- The hood and tasselled cord are made separately and joined to the body at the end.
- The hood is worked in rows with a decrease worked in the centre to create a rounded crown
- A single button hole and button are added at the neck
This is a relatively simple pattern suitable for the adventurous beginner or intermediate crocheter.
It uses a combination of half double crochet and extended double crochet stitches throughout. Stitch descriptions are given in the pattern.
- Knowledge of basic crochet stitches, techniques and terminology is assumed
- Working in rows and rounds
- Simple increases and decreases
- Extended crochet stitches
- Working in back and font loops
- Slip stitching
The pattern includes written instructions to make the draw string cord, including a link to this tutorial. It suggests you add tassels but pom poms would work great too. The pattern also points to this tassel tutorial.
You will need approximately 1250(1320, 1370, 1440, 1500, 1650, 1730) chunky or heavy worsted or aran weight yarn, depending on the size chosen.
The item pictured used Cascade Yarns Ecological Wool, 100% wool, 250g/437m/487yds, Shade: Ecru 8010 x 3(4, 4, 4, 4, 4, 5) skeins
You can use a similar chunky weight animal fibre or acrylic yarn which works to the same tension for this project.
Note that I think this design would also work with a heavy worsted or aran weight yarn, as the yarn used here was a light chunky, but please do check your gauge.
Other Materials & Notions
- 1 x button, 15–20mm
- Yarn needle & scissors, tape measure
Measurements & Finished Size
- Wilderness is designed to be oversized with around 40cm of positive ease
- The yoke is worked longer than a traditional top down sweater or cardigan, with the sleeves starting mid way down the upper arm and finishing short of the wrists
- The item pictured is made in size small and worn by me (5ft 1in, UK size 8-10 / US 4-6)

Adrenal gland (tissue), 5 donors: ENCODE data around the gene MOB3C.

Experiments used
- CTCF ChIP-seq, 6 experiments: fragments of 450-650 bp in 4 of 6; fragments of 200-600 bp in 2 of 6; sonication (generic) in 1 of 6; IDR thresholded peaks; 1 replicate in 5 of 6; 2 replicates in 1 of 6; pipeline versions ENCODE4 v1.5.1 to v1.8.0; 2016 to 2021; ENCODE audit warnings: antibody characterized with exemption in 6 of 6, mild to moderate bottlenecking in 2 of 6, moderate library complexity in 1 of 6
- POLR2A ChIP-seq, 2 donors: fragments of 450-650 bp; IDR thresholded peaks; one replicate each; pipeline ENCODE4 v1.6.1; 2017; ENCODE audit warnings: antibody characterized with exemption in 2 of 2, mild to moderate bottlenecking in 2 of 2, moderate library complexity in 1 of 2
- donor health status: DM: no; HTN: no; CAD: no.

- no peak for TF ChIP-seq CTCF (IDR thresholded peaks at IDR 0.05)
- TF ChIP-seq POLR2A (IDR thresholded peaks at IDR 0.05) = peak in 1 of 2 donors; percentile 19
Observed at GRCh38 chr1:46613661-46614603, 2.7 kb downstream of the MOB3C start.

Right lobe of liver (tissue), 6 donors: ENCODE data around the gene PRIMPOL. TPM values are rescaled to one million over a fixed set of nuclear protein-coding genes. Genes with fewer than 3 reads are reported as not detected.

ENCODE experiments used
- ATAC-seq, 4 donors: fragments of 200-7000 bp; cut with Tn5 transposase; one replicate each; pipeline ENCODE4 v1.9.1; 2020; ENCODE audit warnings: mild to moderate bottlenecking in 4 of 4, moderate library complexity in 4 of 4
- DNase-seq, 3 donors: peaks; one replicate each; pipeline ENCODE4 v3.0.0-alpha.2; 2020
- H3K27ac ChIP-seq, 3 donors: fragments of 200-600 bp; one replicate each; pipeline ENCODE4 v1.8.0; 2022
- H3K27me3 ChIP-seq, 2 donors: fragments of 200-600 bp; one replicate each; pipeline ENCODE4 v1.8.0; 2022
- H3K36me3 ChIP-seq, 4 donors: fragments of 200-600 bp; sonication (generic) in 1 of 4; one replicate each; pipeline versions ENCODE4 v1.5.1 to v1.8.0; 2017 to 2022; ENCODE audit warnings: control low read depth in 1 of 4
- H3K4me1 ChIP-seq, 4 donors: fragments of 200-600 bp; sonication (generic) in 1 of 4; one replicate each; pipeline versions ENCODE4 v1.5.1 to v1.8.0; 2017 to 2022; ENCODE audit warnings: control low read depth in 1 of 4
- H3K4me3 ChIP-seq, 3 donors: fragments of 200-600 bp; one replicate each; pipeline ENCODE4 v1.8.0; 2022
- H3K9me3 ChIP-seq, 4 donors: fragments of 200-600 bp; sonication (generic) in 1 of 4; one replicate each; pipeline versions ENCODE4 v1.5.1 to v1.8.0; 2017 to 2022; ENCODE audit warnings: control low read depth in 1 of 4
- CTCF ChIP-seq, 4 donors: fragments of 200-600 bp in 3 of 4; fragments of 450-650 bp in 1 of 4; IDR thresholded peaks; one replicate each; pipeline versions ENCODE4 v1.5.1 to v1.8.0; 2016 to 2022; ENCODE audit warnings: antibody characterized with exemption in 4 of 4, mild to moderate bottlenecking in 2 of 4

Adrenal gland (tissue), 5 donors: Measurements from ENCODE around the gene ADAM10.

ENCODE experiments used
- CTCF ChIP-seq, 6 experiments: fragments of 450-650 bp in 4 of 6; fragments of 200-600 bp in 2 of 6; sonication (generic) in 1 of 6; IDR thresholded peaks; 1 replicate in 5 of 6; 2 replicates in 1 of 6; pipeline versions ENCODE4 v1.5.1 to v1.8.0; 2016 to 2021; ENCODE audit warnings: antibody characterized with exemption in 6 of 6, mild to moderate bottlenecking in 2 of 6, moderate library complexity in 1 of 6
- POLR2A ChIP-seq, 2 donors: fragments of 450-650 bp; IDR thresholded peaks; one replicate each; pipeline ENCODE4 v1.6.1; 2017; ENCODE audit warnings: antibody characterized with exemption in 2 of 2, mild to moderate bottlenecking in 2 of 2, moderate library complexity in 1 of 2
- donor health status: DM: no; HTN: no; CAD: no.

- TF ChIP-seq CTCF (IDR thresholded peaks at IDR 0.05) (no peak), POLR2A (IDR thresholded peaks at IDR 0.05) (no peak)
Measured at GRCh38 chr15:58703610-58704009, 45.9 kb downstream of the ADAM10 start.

- Approximate measurements of the finished garment are given below to help you choose a suitable size for you / the recipient of the garment
- The pattern is designed for adults and offered in 7 women’s sizes
- Instructions for different sizes are written in increasing order, with the smallest size first and larger sizes following in brackets, i.e., XS (S, M, L, 1X, 2X, 3X) sts or Rows / Rounds
- If you are working from a hard copy of the pattern, you may want to go through and highlight or circle the relevant colour for your chosen size
All measurements are approximate and given in cm:
- Chest: 118(127, 136, 145, 155, 164)
- Length: 44(44, 44, 44, 48, 48)
- Upper Arm (at yoke split): 40(41.5, 43, 44.5, 46, 49)
- Sleeve length (from yoke split): 35(35, 35, 37, 37, 37)
Stitches & Abbreviations: US terms
(UK Equivalent in Brackets)
- ch = chain
- ch-sp = chain space
- blo = back loop only
- edc = extended double crochet (UK extended treble)
- flo = front loop only
- hdc = half double crochet (UK half treble crochet)
- hdc2tog = half double crochet 2 together (UK half treble 2 together) – see special stitches
- hdc3tog = half double crochet 3 together (UK half treble 3 together) – see special stitches
- rep = repeat
- rs = right side
- sk = skip (UK miss)
- ss = slip stitch
- st(s) = stitch(es)
- ws = wrong side
- yo = yarn over
Extended Double Crochet (edc)